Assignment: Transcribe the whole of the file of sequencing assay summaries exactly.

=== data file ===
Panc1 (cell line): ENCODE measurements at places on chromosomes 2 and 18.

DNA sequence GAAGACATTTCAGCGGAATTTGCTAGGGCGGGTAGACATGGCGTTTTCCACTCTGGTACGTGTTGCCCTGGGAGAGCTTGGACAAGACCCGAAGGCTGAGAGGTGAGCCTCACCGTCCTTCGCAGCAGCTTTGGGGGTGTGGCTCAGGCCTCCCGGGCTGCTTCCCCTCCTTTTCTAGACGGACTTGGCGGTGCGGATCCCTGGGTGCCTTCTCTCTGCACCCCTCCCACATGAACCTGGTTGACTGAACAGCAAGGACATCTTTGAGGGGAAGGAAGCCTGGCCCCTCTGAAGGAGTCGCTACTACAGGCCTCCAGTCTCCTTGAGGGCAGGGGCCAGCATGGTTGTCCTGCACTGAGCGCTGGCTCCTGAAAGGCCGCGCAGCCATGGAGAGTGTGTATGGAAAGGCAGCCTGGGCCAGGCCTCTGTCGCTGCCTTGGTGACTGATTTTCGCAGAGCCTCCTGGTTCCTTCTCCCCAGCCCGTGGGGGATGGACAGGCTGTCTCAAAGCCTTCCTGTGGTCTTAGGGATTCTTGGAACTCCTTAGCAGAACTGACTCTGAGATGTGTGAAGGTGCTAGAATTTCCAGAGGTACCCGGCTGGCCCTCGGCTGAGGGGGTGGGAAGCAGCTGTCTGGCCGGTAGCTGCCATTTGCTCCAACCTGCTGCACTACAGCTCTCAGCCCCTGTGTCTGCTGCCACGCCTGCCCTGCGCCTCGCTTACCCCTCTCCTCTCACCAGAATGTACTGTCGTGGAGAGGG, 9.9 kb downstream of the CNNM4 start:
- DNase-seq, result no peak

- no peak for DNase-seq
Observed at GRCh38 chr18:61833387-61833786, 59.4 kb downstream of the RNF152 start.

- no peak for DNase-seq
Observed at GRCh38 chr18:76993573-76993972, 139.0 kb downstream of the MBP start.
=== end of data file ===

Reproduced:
Panc1 (cell line): ENCODE measurements at places on chromosomes 2 and 18.

DNA sequence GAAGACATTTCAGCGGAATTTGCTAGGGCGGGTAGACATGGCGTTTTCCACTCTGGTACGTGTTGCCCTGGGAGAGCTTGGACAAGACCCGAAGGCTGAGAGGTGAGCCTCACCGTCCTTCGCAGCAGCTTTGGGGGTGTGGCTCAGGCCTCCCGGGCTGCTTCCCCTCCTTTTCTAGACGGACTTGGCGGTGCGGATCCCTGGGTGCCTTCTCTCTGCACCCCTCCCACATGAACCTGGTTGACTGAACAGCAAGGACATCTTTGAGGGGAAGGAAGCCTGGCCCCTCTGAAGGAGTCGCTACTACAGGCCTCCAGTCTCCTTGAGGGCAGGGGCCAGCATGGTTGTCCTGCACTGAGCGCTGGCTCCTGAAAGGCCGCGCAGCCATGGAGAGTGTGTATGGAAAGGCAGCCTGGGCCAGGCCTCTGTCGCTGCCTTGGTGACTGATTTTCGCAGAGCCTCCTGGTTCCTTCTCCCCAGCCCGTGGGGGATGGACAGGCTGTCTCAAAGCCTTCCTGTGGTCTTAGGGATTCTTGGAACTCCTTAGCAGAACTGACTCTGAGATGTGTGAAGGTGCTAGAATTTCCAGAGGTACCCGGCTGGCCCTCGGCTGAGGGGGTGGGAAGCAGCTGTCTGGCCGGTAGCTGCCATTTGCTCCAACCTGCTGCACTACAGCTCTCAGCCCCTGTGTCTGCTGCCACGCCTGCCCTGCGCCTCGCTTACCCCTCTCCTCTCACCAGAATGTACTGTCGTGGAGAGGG, 9.9 kb downstream of the CNNM4 start:
- DNase-seq, result no peak

- no peak for DNase-seq
Observed at GRCh38 chr18:61833387-61833786, 59.4 kb downstream of the RNF152 start.

- no peak for DNase-seq
Observed at GRCh38 chr18:76993573-76993972, 139.0 kb downstream of the MBP start.